Are there any aspects of L.A. that influence the vibes of your products?

We specifically wanted our manufacturing studio to be in DTLA. All the action and productivity was something we wanted to be in the middle of. The magic and mystery of this city is felt in all corners of the studio. Having it in DTLA is something I never dreamed could happen—mostly because it’s so hard to make it in this city. Most of my rituals are done at the studio. That is where our main Altar is. This is where all the vibes are! 

Our altar is packed with crystals, gems, personal totems, candles, seeds, nuts, hydrosols, incense and tarot decks. I like to think that all this magic combined is infused energetically into Brujita products. 

What sort of other altruistic actions are you thinking about going forward?

Mutual aid will be forever ingrained with Brujita. We have a responsibility to all the communities who support us and buy from us. We are currently searching for land, land that is going to be home for all our businesses and outreach that we have in mind for the future like Brujitas Garden and artist residencies. This land will also be home to outdoor coworking spaces and art installations from POC. There are so many ventures we want to accomplish with this land. Brujita Skincare is just the beginning.  

Who’s someone in your field we should be paying more attention to?

I love Millie Del Oro—an Afro-Latina star! This person is full of life. I love their content and what they’re all about and being unapologetically her. She launched her brand Tropical Touches, which features lifestyle goods and apparel. 

Show your support: You can keep up with Brujita Skincare’s latest product drops on its Instagram account or online shop.

Aliza J. Sokolow
Photograph: Courtesy Aliza Sokolow

Aliza J. Sokolow

Like a lot of us, Aliza J. Sokolow has spent plenty of time baking over the past year. But when the food stylist and photographer started firing up fluffy loaves of challah in April 2020, she did so with a sense of purpose that many of us can only aspire to: she took orders over Instagram and donated the proceeds to charity. And every week since then, Sokolow has kept at it.

The recipes change (though the OG challah and some must-order cookies are always on the menu) and so too do the nonprofits: One week it’s chocolate chip for the Natural Resources Defense Council, the next it’s sesame scallion for Stop AAPI Hate.

Whether inspired by chef team-ups, influencer friends or her own birthday, she’s continued to use the proceeds from garlic knot, jalapeño cheddar and funfetti twists on the braided bread to support food banks, grief counseling, social justice organizations and public schools—and, of course, to keep Angelenos’ bellies full of delicious challah.

A Q&A with Aliza J. Sokolow

What inspired you to start baking for charity?

I started my bakery sort of by accident: I started baking and giving 100% of the proceeds to charity and posted on my Instagram account and it took off! I’m able to give back and have a creative outlet during this crazy time.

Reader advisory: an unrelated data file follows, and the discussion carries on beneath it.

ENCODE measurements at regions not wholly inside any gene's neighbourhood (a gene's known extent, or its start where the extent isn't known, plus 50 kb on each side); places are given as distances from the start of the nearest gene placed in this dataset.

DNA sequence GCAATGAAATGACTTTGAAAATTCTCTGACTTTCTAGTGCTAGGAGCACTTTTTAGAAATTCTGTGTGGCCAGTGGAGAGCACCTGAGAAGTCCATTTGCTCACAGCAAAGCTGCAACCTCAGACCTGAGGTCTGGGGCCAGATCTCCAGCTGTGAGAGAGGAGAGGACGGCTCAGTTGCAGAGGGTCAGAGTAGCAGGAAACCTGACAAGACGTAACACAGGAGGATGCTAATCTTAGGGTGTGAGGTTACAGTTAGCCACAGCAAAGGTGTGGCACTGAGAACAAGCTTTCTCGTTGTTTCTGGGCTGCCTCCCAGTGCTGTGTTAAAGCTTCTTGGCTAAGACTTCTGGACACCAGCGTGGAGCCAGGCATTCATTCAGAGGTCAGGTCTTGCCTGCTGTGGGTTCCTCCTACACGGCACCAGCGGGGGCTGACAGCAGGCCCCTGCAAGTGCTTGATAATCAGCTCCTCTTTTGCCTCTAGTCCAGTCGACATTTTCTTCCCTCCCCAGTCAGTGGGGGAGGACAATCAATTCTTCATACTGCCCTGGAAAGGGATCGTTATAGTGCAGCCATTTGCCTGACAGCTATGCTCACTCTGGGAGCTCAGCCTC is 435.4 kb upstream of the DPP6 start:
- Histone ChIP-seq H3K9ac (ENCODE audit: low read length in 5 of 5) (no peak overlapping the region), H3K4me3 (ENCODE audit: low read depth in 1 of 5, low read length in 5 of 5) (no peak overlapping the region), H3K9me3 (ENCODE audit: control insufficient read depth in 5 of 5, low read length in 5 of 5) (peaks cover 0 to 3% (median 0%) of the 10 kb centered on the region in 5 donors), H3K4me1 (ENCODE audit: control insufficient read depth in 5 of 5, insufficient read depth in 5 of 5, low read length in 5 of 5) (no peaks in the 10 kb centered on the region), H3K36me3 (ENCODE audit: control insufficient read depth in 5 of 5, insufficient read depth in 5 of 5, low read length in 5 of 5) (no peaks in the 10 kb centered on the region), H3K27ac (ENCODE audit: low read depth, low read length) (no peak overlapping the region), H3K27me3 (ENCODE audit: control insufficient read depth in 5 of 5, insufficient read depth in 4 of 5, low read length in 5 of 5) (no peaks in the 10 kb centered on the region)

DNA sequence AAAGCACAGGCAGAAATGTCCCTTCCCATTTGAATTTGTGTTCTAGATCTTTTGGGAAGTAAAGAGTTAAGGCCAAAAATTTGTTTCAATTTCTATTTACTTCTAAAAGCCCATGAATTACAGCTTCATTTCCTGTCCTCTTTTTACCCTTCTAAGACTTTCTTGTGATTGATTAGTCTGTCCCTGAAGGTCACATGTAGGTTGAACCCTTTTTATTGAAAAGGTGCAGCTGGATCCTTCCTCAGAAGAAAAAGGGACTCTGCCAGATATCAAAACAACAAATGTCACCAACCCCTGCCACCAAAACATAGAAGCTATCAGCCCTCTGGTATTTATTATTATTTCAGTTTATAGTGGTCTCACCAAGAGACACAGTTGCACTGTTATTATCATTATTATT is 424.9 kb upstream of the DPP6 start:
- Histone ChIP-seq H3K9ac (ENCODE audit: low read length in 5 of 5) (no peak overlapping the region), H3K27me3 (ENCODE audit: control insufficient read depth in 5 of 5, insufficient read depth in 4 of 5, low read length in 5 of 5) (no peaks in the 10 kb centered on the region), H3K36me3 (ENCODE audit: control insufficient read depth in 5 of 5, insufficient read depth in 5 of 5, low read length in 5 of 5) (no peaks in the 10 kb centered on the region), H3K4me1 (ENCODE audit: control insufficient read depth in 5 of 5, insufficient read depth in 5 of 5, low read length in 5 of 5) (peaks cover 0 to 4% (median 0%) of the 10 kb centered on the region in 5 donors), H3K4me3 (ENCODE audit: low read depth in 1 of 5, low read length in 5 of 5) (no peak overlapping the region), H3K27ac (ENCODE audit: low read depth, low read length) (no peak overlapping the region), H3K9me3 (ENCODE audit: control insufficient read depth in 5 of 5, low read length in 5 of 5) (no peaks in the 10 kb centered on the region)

Which recipe has been your most unexpected success?

Daniele Uditi from Pizzana and I collaborated on a cacio e pepe challah. It was crazy delicious and people were so happy. Also Phil Rosenthal and I did a garlic knot challah that is everyone’s favorite.

What’s the toughest part about running a home baking operation in L.A.?

I rent a kitchen at the moment. When I was baking from home my oven was super uneven and I wasn’t able to be as consistent as I wanted, but luckily I moved on to a bigger space to be able to be a better baker. 

What’s your favorite local go-to to indulge in sweets?

I love Joules and Watts Coffee in Malibu. Max makes the most delicious coffees, I’m really into his baklava latte. I go every Friday and it’s literally the highlight of my week.

Who’s someone in your field we should be paying more attention to?

Hannah Ziskin from House of Gluten. She makes the most gorgeous cakes and a weekly sheet cake slice drop. We actually went to UC Berkeley together. I love what she’s doing, she is insanely talented. 

Show your support: Follow Sokolow on Instagram (@alizajsokolow) to keep up with this week’s recipe. Orders open up on Mondays on her website.

Amanda Gorman
Photograph: Shutterstock/ Image: Time Out

Amanda Gorman

In a single day—January 20, 2021 to be exact—Amanda Gorman went from relative anonymity to national icon (and, as an L.A. native, a hometown hero). We know we weren’t the only ones completely enraptured by the then 22-year-old National Youth Poet Laureate, who literally shone in a brilliant yellow coat as she recited her now-famous poem, “The Hill We Climb” at the Biden inauguration. (Let’s be real, it was the best part of the show.)

The youngest inaugural poet in U.S. history Gorman has continued her meteoric rise with three forthcoming books, a seat on the board of 826 National and a slew of writing credits and awards with everyone from The New York Times to Nike to the NFL hitching themselves to her wagon.

Still, Gorman remains immensely likeable and cool, as she advocates for Black artists and Black women everywhere, inspires with talks about conquering her speech impediment and navigates her new life in the spotlight. In the face of a racial profiling incident outside of her own apartment that she tweeted about, she followed up with aplomb that it’s “how it’s going, but not how it will end.” And honestly, we can’t wait to see what she does next. 

Show your support: Buy one of Gorman’s three books currently for sale. (Go ahead and order them from a Black-owned bookstore, too.) 

Meet some of L.A.’s incredible women entrepreneurs